Home Tech ‘I’d buy fish and hide it under kale’: the star vegan chef who developed a taste for liver

‘I’d buy fish and hide it under kale’: the star vegan chef who developed a taste for liver

by Elijah
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‘I’d buy fish and hide it under kale’: the star vegan chef who developed a taste for liver

Alex Jamieson’s veganism became world famous when she appeared in the 2004 film Super Size Me, the groundbreaking, Oscar-nominated documentary that explored our relationship with fast food.

Jamieson was working as a vegan, health-focused private chef in New York when a conversation between her and then-boyfriend Morgan Spurlock – the film’s star and director – sparked the idea. The success took them to 20 countries, winning Jamieson deals for three books including Vegan Cooking for Dummies, 25,000 subscribers to her vegan recipe and mindset newsletter and $7,000-an-hour speaking engagements in the US.

Then, in 2012, she started craving burgers. “I started dreaming about salmon and woke up shocked, thinking I had eaten it,” she says. “I went out for dinner and ordered tofu; a friend ordered a burger and my mouth watered.” The irony was not lost on her, as she had gained a following and built a career after nursing Spurlock back to health through veganism following his 30-day McDonald’s diet for the documentary. But more seriously, more than ten years of veganism had made her ill.

Alex Jamieson with ex-husband Morgan Spurlock in the 2004 film Super Size Me. Photo: Everett Collection Inc/Alamy

“I initially became vegan around 2000 to help manage major health issues. I was a sugar addict with migraines most days. A doctor suggested she change her diet. “There was a wall of health books in the library,” she says. “I’m someone who jumps in with both feet, so I read everything I could. I had never heard of veganism before, but after ten days of cutting out animal products, sugar and gluten, I felt clear-headed.”

She quit her job at an entertainment law firm and retrained as a specialist chef. “I didn’t know how to cook for a vegan lifestyle and couldn’t just eat quinoa and blueberries,” she says. What she cooked in Super Size Me (with recipe inserts in the DVD format) became “my whole identity,” she says. “Instagram and the word influencer didn’t exist yet, but it did the same thing: it launched my personal brand.” The speaking circuit and coaching followed.

But by 2012, when she was divorced from Spurlock and had a six-year-old son, her energy was so depleted that she couldn’t get off the couch. “The doctor said I was so anemic she didn’t know how I got up,” she says. Knowing she needed iron, Jamieson began craving animal protein but feared the public backlash. “The vegan world was like any other community: people can be crappy. I often heard rumors about: ‘I saw such and such an author eating eggs.’ I was afraid that would be me.”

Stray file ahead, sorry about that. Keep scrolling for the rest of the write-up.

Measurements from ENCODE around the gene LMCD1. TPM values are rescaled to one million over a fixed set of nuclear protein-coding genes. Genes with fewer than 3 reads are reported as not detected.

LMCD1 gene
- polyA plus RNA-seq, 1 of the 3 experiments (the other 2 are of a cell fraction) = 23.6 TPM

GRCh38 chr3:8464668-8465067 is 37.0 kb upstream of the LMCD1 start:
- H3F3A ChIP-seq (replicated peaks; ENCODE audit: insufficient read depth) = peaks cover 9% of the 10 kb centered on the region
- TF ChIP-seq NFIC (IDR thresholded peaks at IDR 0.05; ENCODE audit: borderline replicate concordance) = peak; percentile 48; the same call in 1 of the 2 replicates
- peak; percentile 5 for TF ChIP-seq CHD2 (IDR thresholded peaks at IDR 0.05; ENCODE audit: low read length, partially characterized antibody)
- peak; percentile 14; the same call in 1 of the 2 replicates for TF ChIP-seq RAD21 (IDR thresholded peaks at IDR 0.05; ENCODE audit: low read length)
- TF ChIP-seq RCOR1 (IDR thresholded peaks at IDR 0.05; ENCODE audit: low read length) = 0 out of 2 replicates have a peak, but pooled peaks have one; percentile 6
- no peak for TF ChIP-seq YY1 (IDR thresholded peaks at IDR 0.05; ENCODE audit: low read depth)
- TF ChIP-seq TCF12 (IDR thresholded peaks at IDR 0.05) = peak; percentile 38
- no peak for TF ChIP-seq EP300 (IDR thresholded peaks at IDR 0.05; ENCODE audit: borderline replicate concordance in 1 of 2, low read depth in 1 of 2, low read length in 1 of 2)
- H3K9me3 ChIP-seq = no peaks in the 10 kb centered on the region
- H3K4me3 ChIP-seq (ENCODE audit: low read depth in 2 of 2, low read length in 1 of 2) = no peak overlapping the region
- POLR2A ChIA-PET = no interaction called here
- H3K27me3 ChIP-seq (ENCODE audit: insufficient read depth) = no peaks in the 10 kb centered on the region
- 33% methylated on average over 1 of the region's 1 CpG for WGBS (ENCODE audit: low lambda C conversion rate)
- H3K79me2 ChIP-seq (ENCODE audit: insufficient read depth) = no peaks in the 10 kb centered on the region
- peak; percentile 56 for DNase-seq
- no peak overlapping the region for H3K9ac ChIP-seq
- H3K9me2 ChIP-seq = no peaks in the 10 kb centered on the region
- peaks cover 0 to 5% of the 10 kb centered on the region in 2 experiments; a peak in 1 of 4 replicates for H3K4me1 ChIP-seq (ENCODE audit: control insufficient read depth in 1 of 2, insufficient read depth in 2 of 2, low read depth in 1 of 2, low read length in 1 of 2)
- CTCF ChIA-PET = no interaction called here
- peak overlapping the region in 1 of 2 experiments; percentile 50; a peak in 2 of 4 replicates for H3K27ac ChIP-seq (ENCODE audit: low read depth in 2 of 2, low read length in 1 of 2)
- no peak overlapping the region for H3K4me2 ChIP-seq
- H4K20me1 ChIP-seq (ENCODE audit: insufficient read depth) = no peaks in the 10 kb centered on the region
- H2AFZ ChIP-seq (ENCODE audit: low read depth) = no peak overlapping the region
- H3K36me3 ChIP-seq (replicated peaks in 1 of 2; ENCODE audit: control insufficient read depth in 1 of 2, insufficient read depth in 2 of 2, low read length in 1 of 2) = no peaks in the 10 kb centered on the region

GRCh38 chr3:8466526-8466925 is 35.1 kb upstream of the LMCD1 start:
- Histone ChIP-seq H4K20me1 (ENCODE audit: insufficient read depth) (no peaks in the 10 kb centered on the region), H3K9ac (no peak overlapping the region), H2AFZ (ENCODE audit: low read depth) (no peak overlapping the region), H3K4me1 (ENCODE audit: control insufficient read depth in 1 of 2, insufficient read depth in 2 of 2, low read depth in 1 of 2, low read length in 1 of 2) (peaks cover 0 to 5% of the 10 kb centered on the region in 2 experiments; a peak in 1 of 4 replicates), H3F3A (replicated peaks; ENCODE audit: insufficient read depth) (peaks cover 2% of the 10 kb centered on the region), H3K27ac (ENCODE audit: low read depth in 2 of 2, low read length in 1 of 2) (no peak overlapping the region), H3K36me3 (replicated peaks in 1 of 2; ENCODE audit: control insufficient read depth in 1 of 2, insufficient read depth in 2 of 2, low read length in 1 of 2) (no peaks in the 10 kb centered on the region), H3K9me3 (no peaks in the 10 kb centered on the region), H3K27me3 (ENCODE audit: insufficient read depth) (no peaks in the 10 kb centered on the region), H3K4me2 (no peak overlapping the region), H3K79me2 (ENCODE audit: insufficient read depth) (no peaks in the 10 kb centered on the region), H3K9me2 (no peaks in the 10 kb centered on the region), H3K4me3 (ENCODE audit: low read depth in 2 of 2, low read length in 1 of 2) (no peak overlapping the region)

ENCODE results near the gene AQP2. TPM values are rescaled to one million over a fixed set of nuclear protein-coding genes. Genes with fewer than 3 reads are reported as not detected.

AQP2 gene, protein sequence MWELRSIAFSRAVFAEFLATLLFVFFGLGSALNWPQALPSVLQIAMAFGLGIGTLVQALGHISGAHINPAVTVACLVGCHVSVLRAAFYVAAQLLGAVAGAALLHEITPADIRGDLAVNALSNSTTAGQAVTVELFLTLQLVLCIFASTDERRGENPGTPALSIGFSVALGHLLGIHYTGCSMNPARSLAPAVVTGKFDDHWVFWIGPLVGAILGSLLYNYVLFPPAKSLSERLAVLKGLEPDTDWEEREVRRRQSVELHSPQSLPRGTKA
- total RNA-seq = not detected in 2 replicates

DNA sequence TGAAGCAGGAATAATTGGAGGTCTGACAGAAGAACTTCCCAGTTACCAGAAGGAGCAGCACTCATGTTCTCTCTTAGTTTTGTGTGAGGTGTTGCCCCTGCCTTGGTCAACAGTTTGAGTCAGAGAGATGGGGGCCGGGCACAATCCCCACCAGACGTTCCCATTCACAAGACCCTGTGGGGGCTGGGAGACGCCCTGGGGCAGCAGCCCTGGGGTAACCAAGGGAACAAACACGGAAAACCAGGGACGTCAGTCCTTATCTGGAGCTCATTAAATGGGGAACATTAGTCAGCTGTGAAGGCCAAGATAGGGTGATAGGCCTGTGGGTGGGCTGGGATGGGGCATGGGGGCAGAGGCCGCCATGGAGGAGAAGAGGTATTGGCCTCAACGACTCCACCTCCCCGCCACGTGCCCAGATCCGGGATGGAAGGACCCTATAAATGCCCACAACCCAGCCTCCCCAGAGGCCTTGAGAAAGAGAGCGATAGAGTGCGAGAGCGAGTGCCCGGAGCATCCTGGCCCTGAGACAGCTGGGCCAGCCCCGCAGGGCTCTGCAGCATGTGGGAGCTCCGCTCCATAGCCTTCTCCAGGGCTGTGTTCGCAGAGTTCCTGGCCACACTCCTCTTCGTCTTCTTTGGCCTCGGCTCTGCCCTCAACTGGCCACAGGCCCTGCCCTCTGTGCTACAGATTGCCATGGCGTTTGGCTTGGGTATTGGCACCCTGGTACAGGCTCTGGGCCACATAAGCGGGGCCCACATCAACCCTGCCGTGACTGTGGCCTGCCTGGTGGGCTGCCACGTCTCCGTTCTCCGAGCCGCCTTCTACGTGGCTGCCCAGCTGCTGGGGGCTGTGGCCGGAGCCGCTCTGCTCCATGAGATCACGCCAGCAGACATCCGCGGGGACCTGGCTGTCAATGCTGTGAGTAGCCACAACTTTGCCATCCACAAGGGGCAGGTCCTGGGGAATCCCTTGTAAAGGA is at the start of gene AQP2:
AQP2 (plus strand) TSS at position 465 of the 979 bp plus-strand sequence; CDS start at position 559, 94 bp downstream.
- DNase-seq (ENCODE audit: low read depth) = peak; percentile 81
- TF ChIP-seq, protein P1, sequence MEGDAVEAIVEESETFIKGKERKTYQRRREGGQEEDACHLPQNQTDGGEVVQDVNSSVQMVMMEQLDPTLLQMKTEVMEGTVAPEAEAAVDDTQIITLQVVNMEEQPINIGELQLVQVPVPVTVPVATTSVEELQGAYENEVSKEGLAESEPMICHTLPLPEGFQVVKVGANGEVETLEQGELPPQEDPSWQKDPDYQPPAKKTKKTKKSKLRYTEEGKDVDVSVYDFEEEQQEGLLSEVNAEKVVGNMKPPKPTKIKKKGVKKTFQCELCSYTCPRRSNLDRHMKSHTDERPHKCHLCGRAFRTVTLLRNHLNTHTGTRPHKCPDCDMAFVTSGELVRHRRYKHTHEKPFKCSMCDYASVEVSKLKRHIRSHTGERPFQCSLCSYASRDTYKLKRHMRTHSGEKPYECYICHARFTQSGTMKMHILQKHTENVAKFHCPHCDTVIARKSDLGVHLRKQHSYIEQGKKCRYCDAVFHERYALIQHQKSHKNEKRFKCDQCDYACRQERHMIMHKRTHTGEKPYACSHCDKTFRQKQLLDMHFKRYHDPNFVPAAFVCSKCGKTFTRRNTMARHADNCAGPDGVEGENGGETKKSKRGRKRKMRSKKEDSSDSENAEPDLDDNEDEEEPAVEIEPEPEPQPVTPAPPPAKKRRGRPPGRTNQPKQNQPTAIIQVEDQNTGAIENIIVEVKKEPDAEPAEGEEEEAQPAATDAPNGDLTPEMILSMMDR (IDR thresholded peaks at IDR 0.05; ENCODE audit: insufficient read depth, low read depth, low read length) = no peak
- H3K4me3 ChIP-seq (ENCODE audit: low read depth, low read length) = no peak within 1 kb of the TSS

She gave in during a trip to Costa Rica, with non-vegan friends who wanted her to get well rather than fear judgement. “I still remember the first bite of white fish, lightly cooked in olive oil with a little salt,” she says. “I felt fantastic and guilty at the same time. I was ashamed that I wasn’t good enough.” The following year was very stressful. “I bought fish at the market and hid it under the kale. My acupuncturist advised me to eat liver, so I bought pate. I thought maybe I could eat animal products occasionally to feel good.”

The commercial impact of telling her followers was a consideration, but the larger dilemma was a moral one. “I felt like a liar. I stopped calling myself vegan and started using “plant-based.” I have expanded my repertoire to include healthy eating.”

Finally, in March 2013, she posted a blog post titled “I’m Not Vegan Anymore.” It went viral. “I woke up to an avalanche of horrible emails. People not only wish me dead, but also make vague death threats. Friends in the vegan world uploaded entire posts of their own calling me the devil. That was the worst: people I knew turned their backs.’

She lost thousands of newsletter subscribers and speaking engagements dried up; there was also a wave of negative book reviews. But she also became “a vegan confession booth.” “People whose entire business was about veganism would message privately or send a text asking if they were going for a drink and saying they were also eating meat.”

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Now 49, she says: “I definitely lost. I also struggled with whether I had set unattainable standards and made anyone feel worse about themselves. I had to be honest so I could move forward.”

The virality of the blog and the response to it created new opportunities. She was asked to write another book, Women, Food and Desire, and now works as a creative leadership coach, with 15,000 Instagram followers. She is also an activist for abortion rights.

“I eat meat almost every day,” she says. “Breakfast consists of three eggs and bread, and I still really like liver. There is something at the cellular level that is so satisfying.”

What she has been through has made her braver. “I did my best,” she says. “Now that I’ve experienced it once in a spectacular way, I’m much braver about the changes I’m making in my life.”

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